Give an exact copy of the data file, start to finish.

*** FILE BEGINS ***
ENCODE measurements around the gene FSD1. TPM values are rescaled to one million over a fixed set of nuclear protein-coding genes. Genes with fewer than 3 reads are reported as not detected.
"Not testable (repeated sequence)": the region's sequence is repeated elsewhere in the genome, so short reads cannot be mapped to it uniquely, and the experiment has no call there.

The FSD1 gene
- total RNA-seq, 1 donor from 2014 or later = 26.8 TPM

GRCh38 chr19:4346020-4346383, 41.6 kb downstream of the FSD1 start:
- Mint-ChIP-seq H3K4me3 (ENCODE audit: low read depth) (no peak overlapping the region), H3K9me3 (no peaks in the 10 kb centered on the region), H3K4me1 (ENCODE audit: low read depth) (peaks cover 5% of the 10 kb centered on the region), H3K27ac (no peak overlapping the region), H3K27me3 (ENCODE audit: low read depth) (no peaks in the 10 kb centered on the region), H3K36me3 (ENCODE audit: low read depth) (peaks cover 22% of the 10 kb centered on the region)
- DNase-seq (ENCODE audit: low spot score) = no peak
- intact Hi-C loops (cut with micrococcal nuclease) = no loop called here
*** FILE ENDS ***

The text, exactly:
ENCODE measurements around the gene FSD1. TPM values are rescaled to one million over a fixed set of nuclear protein-coding genes. Genes with fewer than 3 reads are reported as not detected.
"Not testable (repeated sequence)": the region's sequence is repeated elsewhere in the genome, so short reads cannot be mapped to it uniquely, and the experiment has no call there.

The FSD1 gene
- total RNA-seq, 1 donor from 2014 or later = 26.8 TPM

GRCh38 chr19:4346020-4346383, 41.6 kb downstream of the FSD1 start:
- Mint-ChIP-seq H3K4me3 (ENCODE audit: low read depth) (no peak overlapping the region), H3K9me3 (no peaks in the 10 kb centered on the region), H3K4me1 (ENCODE audit: low read depth) (peaks cover 5% of the 10 kb centered on the region), H3K27ac (no peak overlapping the region), H3K27me3 (ENCODE audit: low read depth) (no peaks in the 10 kb centered on the region), H3K36me3 (ENCODE audit: low read depth) (peaks cover 22% of the 10 kb centered on the region)
- DNase-seq (ENCODE audit: low spot score) = no peak
- intact Hi-C loops (cut with micrococcal nuclease) = no loop called here